Awards Nomination 20+ Million Readerbase
Indexed In
  • Academic Journals Database
  • Open J Gate
  • Genamics JournalSeek
  • JournalTOCs
  • China National Knowledge Infrastructure (CNKI)
  • Scimago
  • Ulrich's Periodicals Directory
  • RefSeek
  • Hamdard University
  • OCLC- WorldCat
  • Publons
  • MIAR
  • University Grants Commission
  • Geneva Foundation for Medical Education and Research
  • Euro Pub
  • Google Scholar
Share This Page
Genetic modification of Francisella tularensis LVS for use as a novel live vaccine platform
2nd International Conference on Vaccines and Vaccination
August 20-22, 2012 Hilton Chicago/Northbrook, USA

Joseph Horzempa

Scientific Tracks Abstracts: J Vaccines Vaccin


Francisella tularensis LVS is an attenuated bacterium that has been used as a live vaccine. Patients immunized with this organism show a very long-term memory response (over 30 years post vaccination) indicated by a strong cell-mediated immune response. Based on the fact that F. tularensis LVS is such a potent vaccine, we propose to use this organism as a novel vaccine platform. We have developed numerous molecular tools to modify the genome of F. tularensis and to facilitate exogenous gene expression including mutagenesis strategies and promoter identification. Interestingly, introducing attenuating mutations that enhance the stimulatory nature of LVS do not necessarily enhance this strain?s protective efficacy. Currently, licensed vaccines against important bacterial pathogens such as Pseudomonas aeruginosa and Staphylococcus aureus are not available. Because many pathogenic strains of these organisms are also drug resistant, the need for effective vaccines is magnified. Ongoing investigations involve engineering F. tularensis LVS to express genes encoding protective epitopes of either P. aeruginosa or S. aureus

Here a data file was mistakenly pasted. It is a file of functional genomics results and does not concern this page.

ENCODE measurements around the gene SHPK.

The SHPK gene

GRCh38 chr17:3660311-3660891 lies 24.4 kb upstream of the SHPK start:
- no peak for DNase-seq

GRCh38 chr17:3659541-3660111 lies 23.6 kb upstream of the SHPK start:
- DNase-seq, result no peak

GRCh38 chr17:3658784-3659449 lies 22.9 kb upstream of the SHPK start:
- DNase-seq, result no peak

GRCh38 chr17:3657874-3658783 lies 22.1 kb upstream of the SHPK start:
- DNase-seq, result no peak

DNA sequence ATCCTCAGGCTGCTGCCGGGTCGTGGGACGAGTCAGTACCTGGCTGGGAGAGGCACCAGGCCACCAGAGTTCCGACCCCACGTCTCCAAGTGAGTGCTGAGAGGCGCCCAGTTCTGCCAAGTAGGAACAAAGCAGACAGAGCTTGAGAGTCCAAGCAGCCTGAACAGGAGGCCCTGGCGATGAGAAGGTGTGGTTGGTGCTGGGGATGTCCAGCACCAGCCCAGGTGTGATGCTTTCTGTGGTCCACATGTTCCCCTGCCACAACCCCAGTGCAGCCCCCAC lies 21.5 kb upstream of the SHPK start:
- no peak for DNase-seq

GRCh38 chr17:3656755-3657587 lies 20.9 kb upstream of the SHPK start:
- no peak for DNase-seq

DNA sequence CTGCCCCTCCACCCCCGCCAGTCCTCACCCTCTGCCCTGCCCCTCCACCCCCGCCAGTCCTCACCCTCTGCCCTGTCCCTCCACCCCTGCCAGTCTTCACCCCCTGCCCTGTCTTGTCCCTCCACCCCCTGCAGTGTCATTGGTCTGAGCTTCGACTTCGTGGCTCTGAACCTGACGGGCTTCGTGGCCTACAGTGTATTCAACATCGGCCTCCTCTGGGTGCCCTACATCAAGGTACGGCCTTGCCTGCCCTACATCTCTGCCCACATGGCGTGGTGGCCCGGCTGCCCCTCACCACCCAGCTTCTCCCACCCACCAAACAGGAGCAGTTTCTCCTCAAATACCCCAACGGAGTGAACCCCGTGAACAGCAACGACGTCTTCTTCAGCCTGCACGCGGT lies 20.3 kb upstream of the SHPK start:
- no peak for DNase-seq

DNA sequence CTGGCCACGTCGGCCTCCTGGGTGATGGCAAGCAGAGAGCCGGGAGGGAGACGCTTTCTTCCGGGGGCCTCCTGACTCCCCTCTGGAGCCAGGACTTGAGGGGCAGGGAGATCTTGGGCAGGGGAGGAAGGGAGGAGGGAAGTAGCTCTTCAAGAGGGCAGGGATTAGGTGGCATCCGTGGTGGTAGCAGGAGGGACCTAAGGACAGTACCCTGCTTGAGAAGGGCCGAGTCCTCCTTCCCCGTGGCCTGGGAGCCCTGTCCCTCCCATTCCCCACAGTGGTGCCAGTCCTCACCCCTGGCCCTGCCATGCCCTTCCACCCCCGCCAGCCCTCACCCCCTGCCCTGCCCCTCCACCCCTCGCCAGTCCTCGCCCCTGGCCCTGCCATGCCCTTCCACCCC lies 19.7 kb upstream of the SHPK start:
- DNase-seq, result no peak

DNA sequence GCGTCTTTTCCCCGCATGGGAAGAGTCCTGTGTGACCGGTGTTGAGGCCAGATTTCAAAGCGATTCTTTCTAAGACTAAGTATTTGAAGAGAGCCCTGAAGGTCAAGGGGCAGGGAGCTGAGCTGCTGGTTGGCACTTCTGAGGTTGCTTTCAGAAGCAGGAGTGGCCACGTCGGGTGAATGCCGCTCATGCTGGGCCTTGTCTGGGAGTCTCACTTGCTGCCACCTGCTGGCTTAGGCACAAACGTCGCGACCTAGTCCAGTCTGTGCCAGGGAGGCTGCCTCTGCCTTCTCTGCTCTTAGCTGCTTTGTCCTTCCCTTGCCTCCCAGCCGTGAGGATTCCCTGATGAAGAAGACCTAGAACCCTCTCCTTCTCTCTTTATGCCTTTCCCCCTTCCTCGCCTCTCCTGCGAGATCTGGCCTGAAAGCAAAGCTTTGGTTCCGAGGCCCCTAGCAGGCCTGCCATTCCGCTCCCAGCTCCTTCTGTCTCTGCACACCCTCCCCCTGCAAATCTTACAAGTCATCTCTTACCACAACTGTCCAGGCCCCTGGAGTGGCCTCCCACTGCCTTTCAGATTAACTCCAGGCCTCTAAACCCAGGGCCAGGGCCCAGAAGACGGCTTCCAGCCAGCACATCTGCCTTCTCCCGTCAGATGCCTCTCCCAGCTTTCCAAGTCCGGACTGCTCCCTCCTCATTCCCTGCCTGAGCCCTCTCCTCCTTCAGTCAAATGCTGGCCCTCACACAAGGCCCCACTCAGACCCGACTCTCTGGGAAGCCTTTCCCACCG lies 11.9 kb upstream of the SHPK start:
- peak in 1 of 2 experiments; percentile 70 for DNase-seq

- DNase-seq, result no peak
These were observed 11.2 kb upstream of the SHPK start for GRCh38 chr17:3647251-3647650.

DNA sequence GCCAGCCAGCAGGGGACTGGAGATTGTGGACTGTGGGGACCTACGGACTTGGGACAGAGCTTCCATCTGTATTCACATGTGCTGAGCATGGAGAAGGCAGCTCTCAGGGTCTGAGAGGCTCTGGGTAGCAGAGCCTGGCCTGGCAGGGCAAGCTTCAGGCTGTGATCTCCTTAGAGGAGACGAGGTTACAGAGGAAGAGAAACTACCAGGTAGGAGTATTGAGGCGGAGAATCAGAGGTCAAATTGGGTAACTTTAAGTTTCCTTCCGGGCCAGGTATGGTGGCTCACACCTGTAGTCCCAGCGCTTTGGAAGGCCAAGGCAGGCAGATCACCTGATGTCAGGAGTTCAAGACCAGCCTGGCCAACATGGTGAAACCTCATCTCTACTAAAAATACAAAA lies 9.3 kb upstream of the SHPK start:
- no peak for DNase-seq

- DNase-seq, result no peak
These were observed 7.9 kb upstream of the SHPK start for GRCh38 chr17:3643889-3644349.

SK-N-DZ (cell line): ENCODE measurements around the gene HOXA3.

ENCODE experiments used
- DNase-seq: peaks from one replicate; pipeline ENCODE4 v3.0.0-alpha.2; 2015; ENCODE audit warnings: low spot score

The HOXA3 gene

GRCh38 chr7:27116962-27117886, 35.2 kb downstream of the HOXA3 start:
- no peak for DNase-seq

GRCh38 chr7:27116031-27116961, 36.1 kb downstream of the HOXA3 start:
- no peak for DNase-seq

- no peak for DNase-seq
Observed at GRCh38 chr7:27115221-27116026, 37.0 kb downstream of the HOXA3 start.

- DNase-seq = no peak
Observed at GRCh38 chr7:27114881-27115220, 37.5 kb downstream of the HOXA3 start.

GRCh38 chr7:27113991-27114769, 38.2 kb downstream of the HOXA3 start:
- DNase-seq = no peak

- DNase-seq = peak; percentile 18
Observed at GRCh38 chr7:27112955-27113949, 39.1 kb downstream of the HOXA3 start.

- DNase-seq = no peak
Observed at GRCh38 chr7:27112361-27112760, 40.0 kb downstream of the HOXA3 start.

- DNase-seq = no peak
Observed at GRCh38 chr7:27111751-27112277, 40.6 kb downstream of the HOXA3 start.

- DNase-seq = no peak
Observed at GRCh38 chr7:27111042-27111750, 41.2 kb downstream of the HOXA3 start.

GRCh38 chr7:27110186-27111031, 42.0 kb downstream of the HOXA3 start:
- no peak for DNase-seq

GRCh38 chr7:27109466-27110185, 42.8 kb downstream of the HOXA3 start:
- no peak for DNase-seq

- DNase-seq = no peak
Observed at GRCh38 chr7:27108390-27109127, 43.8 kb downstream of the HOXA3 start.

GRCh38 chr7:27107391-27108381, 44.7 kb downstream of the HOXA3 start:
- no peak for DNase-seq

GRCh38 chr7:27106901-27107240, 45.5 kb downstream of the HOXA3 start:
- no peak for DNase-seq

Biography :

Joseph Horzempa completed his Ph.D. from Duquesne University in 2006, and conducted his postdoctoral research at the University of Pittsburgh School of Medicine from 2006-2011. He is currently an Assistant Professor of Biology at West Liberty University in West Virginia. He has authored 14 papers in peer-reviewed journals, received a NRSA fellowship (T32), and earned a NIAID research scholar development award (K22). He currently draws funding from NIAID, NASA, and WV-INBRE